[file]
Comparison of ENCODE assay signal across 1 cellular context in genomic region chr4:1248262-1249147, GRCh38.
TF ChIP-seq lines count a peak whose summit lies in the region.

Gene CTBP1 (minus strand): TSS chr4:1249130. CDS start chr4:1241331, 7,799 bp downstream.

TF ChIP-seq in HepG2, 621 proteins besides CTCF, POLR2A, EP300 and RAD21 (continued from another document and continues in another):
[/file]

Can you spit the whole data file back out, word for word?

Comparison of ENCODE assay signal across 1 cellular context in genomic region chr4:1248262-1249147, GRCh38.
TF ChIP-seq lines count a peak whose summit lies in the region.

Gene CTBP1 (minus strand): TSS chr4:1249130. CDS start chr4:1241331, 7,799 bp downstream.

TF ChIP-seq in HepG2, 621 proteins besides CTCF, POLR2A, EP300 and RAD21 (continued from another document and continues in another):